Google announced three new devices today: the Nexus 6, the Nexus 9 and Nexus Player. Of the three, I predict the Nexus Player will yield the greatest influence.
The Nexus 6 looks like a good phone but it now has a $650 price, which means it competes with all the other flagship phones. Chinese manufacturers like OnePlus and Xiaomi continue to offer the best performance-to-price ratio on the market.
The Nexus 9 wants to be a productivity device with its detachable keyboard, but its 9-inch display is simply too small for it to be a capable laptop replacement. It might fill a niche, but it won’t be the converged device I’m looking for.
Of the three Nexus devices announced today, the Nexus Player is the most interesting. It will compete with other streaming boxes like Roku, Apple TV, Fire TV, WD TV, Boxee, et. al., but that’s the boring part. Where the Nexus Player has the potential to disrupt its competitors is in games, which Google is taking seriously enough to launch a dedicated game controller. Android’s already extensive game library will be the Nexus Player’s differentiator. Apple TV, your move.
In the unlocked, flagship smartphone market Google’s Nexus line has traditionally been king, combining top-of-the-shelf hardware with at-cost prices. That’s changed now that the Nexus 6 will debut at $650 unlocked for the 32 GB version. That’s probably a fair price considering its hardware, but it also means Chinese phones like the excellent OnePlus One and Xiaomi Mi4 are safe from competition.
The Nexus 6 has a 6-inch, QHD screen with a Snapdragon 805 processor, 13-megapixel camera, disappointing 2-megapixel front camera and 3220 mAh battery. Google hasn’t published RAM information, which makes me think it may be an unfortunate 2 GB.
While the Nexus 6 announcement was relatively disappointing, I’m still curious about its 6-inch form factor. I always thought 5.5-inches was the upper limit, but maybe the Nexus 6 will change my mind.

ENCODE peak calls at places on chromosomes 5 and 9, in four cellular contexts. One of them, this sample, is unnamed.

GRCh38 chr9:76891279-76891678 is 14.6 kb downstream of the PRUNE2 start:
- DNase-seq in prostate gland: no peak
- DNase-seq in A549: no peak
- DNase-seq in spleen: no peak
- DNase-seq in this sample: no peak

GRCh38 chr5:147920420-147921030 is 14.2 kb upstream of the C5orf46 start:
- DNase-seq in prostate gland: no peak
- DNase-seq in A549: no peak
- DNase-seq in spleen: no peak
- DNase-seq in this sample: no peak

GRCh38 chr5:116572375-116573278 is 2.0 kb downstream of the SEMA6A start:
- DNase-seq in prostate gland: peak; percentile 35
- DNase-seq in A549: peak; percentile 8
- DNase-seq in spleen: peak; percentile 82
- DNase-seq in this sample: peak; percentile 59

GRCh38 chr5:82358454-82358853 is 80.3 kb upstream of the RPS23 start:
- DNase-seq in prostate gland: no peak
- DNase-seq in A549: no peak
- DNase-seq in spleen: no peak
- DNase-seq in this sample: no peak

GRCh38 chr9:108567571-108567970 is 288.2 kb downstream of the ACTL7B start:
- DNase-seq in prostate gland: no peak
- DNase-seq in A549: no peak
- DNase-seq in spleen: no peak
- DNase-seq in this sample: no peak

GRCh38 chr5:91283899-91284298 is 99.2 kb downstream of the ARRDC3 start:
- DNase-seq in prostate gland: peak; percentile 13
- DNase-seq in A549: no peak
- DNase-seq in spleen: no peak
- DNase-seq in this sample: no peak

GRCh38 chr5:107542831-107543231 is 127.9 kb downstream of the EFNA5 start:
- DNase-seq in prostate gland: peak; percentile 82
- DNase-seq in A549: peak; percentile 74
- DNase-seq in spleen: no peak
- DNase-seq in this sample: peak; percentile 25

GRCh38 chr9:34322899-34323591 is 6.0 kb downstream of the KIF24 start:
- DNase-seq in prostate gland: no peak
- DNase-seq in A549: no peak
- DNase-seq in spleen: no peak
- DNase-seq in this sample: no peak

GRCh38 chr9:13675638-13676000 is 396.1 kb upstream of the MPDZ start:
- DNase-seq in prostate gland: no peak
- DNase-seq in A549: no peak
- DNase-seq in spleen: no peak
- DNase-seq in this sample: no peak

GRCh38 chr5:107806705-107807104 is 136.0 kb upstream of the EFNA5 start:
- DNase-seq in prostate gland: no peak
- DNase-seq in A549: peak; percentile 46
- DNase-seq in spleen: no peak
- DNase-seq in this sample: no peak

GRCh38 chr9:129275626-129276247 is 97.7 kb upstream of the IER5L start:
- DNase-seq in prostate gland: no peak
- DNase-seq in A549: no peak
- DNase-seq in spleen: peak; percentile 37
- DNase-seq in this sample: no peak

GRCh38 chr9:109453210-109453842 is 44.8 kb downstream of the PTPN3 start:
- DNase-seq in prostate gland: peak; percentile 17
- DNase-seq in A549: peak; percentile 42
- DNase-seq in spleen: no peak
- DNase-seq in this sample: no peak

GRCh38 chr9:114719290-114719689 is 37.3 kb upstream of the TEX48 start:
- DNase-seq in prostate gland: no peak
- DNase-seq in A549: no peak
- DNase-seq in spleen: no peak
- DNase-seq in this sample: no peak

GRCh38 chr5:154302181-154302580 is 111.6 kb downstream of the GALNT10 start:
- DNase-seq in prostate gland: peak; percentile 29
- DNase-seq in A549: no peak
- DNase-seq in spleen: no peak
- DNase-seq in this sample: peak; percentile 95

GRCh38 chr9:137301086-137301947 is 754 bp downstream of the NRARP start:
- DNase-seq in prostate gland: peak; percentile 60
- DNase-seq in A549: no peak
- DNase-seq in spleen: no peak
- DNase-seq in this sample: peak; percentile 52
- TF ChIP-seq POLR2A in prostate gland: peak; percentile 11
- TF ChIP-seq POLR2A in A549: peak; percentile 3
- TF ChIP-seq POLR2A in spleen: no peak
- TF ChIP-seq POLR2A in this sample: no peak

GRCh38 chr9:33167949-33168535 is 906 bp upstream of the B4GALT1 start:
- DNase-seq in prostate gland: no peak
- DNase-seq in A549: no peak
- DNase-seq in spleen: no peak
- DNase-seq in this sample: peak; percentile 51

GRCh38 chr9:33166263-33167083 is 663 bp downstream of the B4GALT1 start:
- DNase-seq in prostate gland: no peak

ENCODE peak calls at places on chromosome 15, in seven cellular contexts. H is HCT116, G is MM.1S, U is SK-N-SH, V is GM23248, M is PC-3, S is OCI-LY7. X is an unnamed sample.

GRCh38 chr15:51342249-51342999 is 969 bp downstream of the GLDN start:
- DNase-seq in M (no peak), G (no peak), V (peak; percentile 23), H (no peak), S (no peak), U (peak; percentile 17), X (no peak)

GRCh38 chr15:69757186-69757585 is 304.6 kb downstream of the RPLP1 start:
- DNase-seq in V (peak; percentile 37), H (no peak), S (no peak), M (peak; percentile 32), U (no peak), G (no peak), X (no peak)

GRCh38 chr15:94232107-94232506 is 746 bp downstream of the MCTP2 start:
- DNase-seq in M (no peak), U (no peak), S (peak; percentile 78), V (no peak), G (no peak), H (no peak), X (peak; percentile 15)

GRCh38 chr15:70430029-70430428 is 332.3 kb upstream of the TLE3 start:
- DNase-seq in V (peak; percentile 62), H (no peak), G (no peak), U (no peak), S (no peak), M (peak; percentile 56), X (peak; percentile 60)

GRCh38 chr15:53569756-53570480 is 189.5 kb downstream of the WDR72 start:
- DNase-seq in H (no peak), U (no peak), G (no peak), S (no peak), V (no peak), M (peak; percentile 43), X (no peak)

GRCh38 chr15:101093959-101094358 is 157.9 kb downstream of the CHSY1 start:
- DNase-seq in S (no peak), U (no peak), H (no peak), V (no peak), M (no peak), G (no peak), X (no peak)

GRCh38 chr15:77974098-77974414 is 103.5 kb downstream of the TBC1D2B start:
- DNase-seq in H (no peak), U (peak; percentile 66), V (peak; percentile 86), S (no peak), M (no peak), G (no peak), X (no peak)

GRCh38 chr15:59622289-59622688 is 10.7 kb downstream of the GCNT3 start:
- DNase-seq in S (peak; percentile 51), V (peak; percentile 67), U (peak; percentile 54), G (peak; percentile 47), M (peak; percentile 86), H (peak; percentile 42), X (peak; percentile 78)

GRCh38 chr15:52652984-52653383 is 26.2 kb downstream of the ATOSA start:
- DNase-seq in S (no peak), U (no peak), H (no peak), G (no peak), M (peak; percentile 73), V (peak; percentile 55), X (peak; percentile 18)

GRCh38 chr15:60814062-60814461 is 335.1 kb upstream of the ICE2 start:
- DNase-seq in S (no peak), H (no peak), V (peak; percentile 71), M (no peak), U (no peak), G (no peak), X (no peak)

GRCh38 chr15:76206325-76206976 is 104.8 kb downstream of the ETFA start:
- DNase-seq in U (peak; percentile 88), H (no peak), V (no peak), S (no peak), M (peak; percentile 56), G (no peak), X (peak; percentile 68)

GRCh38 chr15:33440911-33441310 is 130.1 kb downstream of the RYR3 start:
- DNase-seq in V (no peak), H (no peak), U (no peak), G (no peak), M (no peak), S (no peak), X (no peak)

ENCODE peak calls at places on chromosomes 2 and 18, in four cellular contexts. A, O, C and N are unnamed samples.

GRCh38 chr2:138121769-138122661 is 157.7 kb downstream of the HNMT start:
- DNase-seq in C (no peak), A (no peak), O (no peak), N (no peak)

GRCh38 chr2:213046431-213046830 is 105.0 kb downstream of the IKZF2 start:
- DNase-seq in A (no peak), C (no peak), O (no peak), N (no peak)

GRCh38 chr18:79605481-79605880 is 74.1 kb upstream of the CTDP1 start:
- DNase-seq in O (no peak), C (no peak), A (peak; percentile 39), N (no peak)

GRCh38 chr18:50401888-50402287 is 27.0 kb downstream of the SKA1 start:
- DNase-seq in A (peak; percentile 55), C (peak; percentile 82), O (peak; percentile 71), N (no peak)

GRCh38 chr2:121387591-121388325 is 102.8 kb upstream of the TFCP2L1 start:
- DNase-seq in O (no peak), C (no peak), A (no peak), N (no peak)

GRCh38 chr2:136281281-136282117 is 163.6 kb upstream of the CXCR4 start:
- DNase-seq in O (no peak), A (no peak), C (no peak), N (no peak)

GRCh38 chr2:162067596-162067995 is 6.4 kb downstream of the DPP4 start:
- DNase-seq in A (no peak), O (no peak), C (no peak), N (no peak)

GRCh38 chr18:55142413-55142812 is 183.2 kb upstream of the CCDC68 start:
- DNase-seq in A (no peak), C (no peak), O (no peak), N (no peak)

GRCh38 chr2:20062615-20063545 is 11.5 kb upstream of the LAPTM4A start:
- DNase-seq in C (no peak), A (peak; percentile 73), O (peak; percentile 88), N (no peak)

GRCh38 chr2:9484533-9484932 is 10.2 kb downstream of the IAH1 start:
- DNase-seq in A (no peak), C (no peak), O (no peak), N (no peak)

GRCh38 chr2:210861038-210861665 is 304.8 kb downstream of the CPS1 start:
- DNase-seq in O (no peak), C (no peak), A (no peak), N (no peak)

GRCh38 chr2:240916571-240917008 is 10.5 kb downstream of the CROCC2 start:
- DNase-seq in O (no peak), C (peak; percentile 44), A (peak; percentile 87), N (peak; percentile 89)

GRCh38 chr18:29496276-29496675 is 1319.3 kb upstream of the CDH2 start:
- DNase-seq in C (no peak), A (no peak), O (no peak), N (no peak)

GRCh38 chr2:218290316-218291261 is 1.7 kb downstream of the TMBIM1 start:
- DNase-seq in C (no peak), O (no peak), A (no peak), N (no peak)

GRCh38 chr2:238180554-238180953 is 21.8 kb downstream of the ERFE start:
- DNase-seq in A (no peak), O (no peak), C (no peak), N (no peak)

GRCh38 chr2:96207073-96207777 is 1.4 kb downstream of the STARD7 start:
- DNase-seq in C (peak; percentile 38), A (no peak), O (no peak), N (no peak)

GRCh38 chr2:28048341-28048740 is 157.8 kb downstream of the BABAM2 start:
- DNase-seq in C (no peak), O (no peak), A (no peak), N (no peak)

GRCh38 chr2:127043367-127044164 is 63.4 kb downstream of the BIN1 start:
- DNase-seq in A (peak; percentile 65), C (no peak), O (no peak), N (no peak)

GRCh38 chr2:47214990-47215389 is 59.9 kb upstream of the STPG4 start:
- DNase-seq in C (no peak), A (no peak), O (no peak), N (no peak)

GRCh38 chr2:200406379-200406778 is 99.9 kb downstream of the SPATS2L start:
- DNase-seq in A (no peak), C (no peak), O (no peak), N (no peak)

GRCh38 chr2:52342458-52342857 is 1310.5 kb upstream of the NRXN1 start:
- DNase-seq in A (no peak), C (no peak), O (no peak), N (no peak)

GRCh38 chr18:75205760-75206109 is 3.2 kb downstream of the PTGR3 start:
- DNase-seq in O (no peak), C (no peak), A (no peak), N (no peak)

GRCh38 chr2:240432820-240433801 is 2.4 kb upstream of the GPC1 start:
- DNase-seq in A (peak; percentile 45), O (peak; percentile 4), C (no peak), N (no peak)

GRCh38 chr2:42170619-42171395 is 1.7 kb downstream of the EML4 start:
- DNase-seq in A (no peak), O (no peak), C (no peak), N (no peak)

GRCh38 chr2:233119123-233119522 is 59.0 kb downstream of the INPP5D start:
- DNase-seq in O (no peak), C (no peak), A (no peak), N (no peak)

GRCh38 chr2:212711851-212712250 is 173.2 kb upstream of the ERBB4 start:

From a value perspective, it’s hard to argue the Nexus 6 is a better buy than the OnePlus One. It’s unclear what the 64 GB version of the Nexus 6 will cost, but it’ll effectively double the price of the OnePlus One for just a little bit better hardware.
Google has ceded the “flagship smart money” space to Chinese manufacturers.
On Google’s webpage, it labels the Nexus 9 as a device “for movers and makers,” no doubt referring to its productivity potential. The Nexus 9 launched with an attachable keyboard, as previously rumored. It is a big step forward to the inevitable future where tablets and laptops converge, and firmly in Microsoft territory.
Unfortunately, Google has the wrong display size. I have the Surface 2 and frequently wished that it was bigger, and that had a 10.5-inch display. Granted, the Nexus 9 has a 4:3 ratio which means more workable space for any given app, but it also means split view is probably out of the question. It’d be too narrow.
I don’t know about you, but when it comes to doing work — or even just writing a blog post, like right now — split screen is critical. So this is a deal breaker for me, and handicaps the Nexus 9’s ability to be a productivity device for most.
The Nexus 9 is priced at $400 for 16 GB and $480 version for 32 GB. That’s not cheap, but to tip the balance the Nexus 9 does offer a super high resolution QXGA screen and the NVIDIA Tegra K1 chip.
The Nexus 6 and 9 may grab more headlines, but they’re less interesting in the sense that they are known quantities. We can more or less reliably estimate their impact. The Nexus 6 is just another premium priced phone developed by a non-Chinese company and the Nexus 9 didn’t quite nail its execution. So, all in all, probably limited but not insignificant impact.
The Nexus Player is more interesting because of its massive potential — this is Google’s play for the living room, and possibly console gaming too. It runs Android TV, the software Google wants to power every TV and set-top box.
The most interesting part of the Nexus Player is its game playing abilities, which I previously argued could disrupt console games, especially with Android’s already impressive catalogue of games. Google is serious enough about games to sell a dedicated game controller. This will also be what differentiates the Nexus Player from the myriad streaming boxes already on the market.
Are games played locally on the Nexus Player, or streamed from an Android device? The Nexus Player has a 1.8Hz Quad Core Intel Atom, 1 GB RAM and a PowerVR Series 6 graphics card…which imply it will play games locally, but maybe not the most complex ones well. It only has 8 GB of storage too, which is concerning given games like Grand Theft Auto takes up 2.4 GB storage alone.
This gives me hope the Nexus Player was designed to stream games from my already powerful Android phone — so when I upgrade my phone again next year, playing games on the Nexus Player will benefit too.
The Nexus Player will cost $100, and the controller is priced at $40.
Executed well, the living room set-top box market could shrink from dozens of possible players to only four: Google, Apple, Sony and Microsoft.